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  International HIV and Hepatitis Drug Resistance Workshop
June 8-12, 2010,
Dubrovnik Croatia
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US/Canadian HIV Transmission Clusters Largely Male, White, and Gay
  International HIV and Hepatitis Drug Resistance Workshop, June 8-12, 2010, Dubrovnik, Croatia
Mark Mascolini
Gay, white men largely populated 43 HIV transmission clusters identified at 69 centers across the US, Canada, and Puerto Rico in 2007 [1]. People in clusters--groups of infected individuals with genetically related HIV--accounted for 109 of 709 people (15%) analyzed by Lisa Ross (GlaxoSmithKline) and colleagues at US and Canadian clinics.
Transmission clusters identified by phylogenetic relationships between viruses can help virologists and public health officials understand how HIV is spreading through large or small populations. Of course everyone infected with HIV belongs to a cluster because everyone is infected by someone else. But clustering analyses can be enlightening by defining the traits of phylogenetically identifiable transmission groups.
This study involved 709 people seeking antiretroviral therapy at US, Canadian, and Puerto Rican clinics in 2007. Because of this focus, the clustering analysis may say little about how HIV transmissions cluster among people who remain undiagnosed or who know they have HIV but are not in care.
Ross and coworkers determined that 109 of these 709 people (15%) belonged to a cluster including at least 2 people. Notably, only 10 of 43 identified clusters (23%) included more than 2 people, so the study definition of a cluster is loose and not what a nonscientist would colloquially consider a cluster.
Median pretreatment viral load was the same in clustered individuals and the whole study group at 5.04 log (a little over 100,000 copies). Forty-eight clustered participants (44%) and 335 of the entire cohort (47%) had a viral load below 100,000 copies. Median pretreatment CD4 count was a little higher in clustered patients than in the whole group (217 versus 204).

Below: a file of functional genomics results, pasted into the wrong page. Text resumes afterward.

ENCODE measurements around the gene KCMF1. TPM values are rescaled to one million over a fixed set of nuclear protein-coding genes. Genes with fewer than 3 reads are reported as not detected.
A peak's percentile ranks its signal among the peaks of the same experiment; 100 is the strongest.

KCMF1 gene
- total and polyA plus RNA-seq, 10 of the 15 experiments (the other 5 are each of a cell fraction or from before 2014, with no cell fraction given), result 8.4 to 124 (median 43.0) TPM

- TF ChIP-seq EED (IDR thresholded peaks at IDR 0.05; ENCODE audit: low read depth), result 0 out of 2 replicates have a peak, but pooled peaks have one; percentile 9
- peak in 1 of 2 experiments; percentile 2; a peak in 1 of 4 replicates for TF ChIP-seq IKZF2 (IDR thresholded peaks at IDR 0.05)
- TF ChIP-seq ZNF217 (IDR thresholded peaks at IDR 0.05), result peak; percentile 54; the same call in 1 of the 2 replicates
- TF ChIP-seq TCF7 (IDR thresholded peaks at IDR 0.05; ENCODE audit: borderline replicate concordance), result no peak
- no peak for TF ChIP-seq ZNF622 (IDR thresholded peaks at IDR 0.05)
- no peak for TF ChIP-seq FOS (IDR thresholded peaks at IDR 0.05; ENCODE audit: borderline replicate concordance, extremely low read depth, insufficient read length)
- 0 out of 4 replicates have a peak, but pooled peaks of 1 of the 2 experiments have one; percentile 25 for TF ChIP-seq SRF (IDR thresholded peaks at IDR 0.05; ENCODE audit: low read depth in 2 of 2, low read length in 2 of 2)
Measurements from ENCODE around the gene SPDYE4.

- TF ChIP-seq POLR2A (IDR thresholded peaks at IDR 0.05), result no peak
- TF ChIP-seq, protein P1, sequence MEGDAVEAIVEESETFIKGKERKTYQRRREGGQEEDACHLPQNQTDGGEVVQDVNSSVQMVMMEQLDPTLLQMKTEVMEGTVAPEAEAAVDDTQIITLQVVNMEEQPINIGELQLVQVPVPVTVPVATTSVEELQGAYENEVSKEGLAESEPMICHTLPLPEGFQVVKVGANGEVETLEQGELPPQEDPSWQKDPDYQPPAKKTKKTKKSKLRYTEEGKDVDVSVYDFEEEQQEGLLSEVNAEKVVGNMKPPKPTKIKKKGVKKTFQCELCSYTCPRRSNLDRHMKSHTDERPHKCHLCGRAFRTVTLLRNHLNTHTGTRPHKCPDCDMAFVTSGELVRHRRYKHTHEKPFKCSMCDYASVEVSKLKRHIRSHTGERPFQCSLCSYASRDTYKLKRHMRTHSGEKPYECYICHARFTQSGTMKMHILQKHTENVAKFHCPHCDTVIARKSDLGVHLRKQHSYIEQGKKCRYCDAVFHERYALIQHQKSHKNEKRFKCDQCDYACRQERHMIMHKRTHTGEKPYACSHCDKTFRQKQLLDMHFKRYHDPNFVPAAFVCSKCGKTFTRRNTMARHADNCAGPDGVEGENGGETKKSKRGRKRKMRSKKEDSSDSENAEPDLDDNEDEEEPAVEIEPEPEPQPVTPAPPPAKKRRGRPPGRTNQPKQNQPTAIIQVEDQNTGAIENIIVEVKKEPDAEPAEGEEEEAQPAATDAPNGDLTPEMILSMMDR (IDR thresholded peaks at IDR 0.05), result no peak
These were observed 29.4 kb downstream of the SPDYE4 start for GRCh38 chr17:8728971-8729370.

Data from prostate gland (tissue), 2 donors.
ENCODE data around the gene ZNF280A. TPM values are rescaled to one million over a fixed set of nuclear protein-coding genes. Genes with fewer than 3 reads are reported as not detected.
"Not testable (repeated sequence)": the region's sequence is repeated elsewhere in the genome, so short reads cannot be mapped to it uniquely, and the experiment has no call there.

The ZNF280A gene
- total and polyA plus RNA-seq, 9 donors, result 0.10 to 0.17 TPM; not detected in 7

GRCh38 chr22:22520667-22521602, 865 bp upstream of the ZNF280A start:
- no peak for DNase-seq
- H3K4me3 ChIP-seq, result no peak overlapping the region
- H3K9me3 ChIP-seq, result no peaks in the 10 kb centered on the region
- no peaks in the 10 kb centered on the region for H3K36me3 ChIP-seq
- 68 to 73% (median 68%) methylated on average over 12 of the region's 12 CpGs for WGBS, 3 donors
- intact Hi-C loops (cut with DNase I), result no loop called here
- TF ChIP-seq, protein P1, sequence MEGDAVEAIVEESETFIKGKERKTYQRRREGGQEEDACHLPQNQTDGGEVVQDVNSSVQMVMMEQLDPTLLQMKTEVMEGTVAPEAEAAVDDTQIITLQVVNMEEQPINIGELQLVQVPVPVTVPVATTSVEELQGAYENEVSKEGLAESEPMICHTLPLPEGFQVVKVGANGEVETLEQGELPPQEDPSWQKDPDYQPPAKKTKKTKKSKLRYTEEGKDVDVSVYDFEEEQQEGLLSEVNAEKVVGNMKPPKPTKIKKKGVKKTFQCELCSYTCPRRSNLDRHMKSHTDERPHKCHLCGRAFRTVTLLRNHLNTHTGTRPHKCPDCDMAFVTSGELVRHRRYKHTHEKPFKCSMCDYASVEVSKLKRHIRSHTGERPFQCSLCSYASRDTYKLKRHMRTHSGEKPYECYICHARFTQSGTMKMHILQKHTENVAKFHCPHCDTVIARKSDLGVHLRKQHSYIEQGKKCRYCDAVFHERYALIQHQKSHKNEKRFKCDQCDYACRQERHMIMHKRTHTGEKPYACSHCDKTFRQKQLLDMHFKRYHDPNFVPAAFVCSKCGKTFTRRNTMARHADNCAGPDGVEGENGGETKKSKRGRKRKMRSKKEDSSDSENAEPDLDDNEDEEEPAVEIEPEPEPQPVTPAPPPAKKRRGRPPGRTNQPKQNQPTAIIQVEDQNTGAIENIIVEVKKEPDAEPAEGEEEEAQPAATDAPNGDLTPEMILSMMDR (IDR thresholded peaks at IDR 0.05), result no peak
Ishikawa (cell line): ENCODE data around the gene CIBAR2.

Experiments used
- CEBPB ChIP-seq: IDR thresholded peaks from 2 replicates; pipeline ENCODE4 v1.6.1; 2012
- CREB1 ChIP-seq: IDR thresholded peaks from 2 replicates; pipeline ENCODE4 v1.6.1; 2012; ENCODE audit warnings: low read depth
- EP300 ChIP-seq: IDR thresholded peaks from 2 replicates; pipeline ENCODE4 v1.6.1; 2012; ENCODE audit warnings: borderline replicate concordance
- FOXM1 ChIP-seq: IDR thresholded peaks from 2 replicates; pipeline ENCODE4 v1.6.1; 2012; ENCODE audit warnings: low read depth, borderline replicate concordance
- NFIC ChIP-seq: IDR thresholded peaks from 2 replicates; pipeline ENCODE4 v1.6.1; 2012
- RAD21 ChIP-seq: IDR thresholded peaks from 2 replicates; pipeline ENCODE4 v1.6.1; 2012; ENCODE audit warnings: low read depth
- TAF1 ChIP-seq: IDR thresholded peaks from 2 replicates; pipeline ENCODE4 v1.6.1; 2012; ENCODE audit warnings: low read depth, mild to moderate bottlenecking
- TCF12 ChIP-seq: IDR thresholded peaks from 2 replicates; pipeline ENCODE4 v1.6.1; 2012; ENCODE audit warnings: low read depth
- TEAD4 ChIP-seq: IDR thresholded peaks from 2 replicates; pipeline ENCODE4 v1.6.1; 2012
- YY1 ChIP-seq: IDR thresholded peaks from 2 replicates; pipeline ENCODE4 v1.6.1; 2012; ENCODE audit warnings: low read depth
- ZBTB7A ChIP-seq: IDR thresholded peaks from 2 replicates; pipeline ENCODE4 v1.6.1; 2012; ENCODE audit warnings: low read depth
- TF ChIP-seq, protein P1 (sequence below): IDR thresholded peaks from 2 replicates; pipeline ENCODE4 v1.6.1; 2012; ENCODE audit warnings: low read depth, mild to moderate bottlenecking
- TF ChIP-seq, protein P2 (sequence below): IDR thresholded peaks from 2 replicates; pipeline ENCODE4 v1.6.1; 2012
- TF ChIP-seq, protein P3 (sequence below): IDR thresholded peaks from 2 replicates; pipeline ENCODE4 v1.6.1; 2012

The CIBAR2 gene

Comparing clustered and nonclustered people, the investigators found that clustered individuals were more likely to be male and white and less likely to have major protease or reverse transcriptase mutations or to be coinfected with hepatitis B or C. Also, Canadians studied were more likely to be in clusters:
-- Male: 90% clustered versus 83% nonclustered
-- White: 65% clustered versus 60% nonclustered
-- Canadian: 30% clustered versus 13% nonclustered
-- Major resistance mutation: 9% clustered versus 14% nonclustered
-- Hepatitis C: 4% clustered versus 9% nonclustered
-- Hepatitis B: 0% clustered versus 2% nonclustered
Of the 43 clusters, 42 included men. Only one cluster consisted entirely of women, and only 6 clusters (14%) included at least one woman. Thirty-six clusters (84%) included at least one man who identified himself as gay. Only eight clusters (19%) included people who listed either gay or straight sex as an HIV risk factor. Thirty clusters (70%) included people seeking treatment in the same city, and 33 (77%) included people seeking care in the same state or province.
Among the 709 people studied, 519 (73%) started antiretroviral therapy with two nucleosides and a boosted protease inhibitor, including 93 of 109 clustered patients (85%) and 426 of 600 nonclustered patients (71%). During 120 weeks of therapy, 29 treated people (6%) had virologic failure, and only 2 of them (7% of 29) were in clusters.
Together these findings indicate that in the US and Canada it is easier to identify HIV transmission clusters in gay men starting antiretroviral therapy than in people infected heterosexually or by injecting drugs. The high clustering rate in Canadian patients may point to more closely knit communities of people at risk of HIV infection, or it may simply be a sampling artifact. (The investigators did not identify the 69 sites.)
The lower rate of transmitted resistance in clustered people may seem surprising since gay white men generally have better access to antiretrovirals than other groups in the US and Canada and thus are more likely to be treated, to acquire resistant virus during treatment failure, and to pass that resistant virus to gay sex partners. But because this study focused on gay men seeking care in 2007, many may have been infected by people taking recently prescribed strong regimens that suppressed viremia and resistant viral populations.
1. Ross LL, DeJesus E, Potter M, et al. Epidemiological and genotypic clustering of HIV infection within North America during 2007. International HIV and Hepatitis Drug Resistance Workshop. June 8-12, 2010. Dubrovnik, Croatia. Abstract 150.